The Federal Reserve is also rationing coins, which means banks can only order a certain amount from the Federal Reserve Bank, and they are being asked only to request what they need for immediate demand.
Banks, businesses, and large retail chains have taken the matter into their own hands by trying to incentivize customers to bring in their spare change. Some banks are offering additional cash for your rolled coins, and some stores are giving change back through loyalty cards or encouraging customers to leave their change to be donated to the next customer who may need it. There are even some programs that will round up your purchase to the nearest dollar and donate the difference to a charity, while others are merely just rounding payments to the nearest dollar.
You might be asking yourself, right about now, “What does all of this have to do with pennies?” Well, here it goes. For decades now, there has been debate over the future of coins, more precisely the penny. One side argues that the penny should be eliminated and prices just get rounded down to the nearest nickel. If you remember way back at the beginning of this article, the U.S. Mint produced about 7 billion pennies in 2019, which is nearly 60% of all coins produced in that year. The Federal Reserve always orders more pennies than any other coin. If more pennies are ordered, then we must be using more pennies, so why get rid of them? Remember when I told you about my spare change sprawled across my desk, guess what most of that change is? Yep, pennies. So maybe we need more pennies because people aren’t using them, they are just collecting dust in people’s homes, or scattered across parking lots all over our nation. It’s good luck to find a penny, you know. Maybe people just aren’t carrying them around anymore, and that’s why the Federal Reserve need to make so many every year.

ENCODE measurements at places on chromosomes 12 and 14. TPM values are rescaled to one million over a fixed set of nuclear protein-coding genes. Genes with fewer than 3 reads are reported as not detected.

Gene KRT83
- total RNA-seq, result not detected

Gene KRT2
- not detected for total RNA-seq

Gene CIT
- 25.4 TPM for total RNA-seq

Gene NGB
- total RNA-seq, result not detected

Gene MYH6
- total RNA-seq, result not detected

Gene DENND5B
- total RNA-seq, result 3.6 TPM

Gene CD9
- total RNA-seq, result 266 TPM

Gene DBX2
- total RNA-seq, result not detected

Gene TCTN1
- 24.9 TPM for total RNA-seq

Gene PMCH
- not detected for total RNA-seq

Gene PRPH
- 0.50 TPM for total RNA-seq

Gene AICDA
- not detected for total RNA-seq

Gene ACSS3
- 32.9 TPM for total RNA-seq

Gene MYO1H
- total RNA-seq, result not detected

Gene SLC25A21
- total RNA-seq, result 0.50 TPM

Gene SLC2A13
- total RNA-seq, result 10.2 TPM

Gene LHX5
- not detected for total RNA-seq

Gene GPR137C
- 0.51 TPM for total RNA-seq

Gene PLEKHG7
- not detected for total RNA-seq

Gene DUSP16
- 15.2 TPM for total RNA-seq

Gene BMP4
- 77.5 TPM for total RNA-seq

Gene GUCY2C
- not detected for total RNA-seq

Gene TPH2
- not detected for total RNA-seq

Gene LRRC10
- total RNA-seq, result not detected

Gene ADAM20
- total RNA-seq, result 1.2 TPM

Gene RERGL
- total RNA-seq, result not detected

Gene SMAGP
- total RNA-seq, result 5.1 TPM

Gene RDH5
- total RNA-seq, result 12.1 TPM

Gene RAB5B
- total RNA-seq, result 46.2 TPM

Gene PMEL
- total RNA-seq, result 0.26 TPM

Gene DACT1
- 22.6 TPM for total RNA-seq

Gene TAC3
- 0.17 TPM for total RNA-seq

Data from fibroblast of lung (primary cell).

Okay, wrap your brain around this one. In May of 2019, an article posted in CoinNews.net reported that the U.S. Mint disclosed in its 2018 Annual Report that for the 13th straight year, the unit cost to produce both pennies and nickels has remained above their face values. That’s right; the cost to make, administer, and distribute a penny is 2.06 cents, and the cost for a nickel is 7.53 cents. Insert an image of my mind blowing up here. It costs more money to produce pennies and nickles than they are worth. It costs the U.S. Mint 145 million dollars to produce 70 million dollars worth of pennies. I don’t know if I am thumbs up or thumbs down on the fate of the penny. From a cost standpoint, save the cost of producing the penny and give it to our schools. From a nostalgia standpoint, and still, to this day, I look at the dates of my pennies to see if there might be a “good” one in there—something I used to spend time doing with my grandfather.
Have no fear dimes and quarters are doing fine; it cost the U.S. Mint 3.73 cents to make a dime and 8.7 cents to make a quarter.
I’ll leave it up to you, should the penny stay or go? Will the pandemic be the cause of our coins going the way of the Dodo? Or should we keep the penny because it has always been there and because we need something to give us luck by tossing into a fountain or finding on the ground? Something for me to think about as I go through all the coins on my desk, looking for the ones with the “good” dates and reminiscing about my grandfather and our coin adventures.